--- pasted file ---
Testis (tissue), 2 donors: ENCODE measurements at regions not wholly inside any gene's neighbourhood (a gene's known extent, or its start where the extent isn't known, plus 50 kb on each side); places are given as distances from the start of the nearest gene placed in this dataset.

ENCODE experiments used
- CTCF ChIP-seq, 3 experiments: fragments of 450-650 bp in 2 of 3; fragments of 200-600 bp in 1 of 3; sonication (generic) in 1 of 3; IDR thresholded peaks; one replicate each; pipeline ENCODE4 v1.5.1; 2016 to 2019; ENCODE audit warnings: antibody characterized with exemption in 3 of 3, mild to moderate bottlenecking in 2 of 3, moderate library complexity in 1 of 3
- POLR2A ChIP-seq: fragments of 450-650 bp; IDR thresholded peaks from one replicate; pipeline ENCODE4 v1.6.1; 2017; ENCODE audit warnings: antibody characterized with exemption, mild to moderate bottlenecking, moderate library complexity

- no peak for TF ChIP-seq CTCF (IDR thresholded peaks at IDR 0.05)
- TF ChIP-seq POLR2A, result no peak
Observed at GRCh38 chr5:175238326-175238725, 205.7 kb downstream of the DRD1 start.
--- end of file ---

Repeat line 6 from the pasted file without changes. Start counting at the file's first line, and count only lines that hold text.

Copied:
- TF ChIP-seq POLR2A, result no peak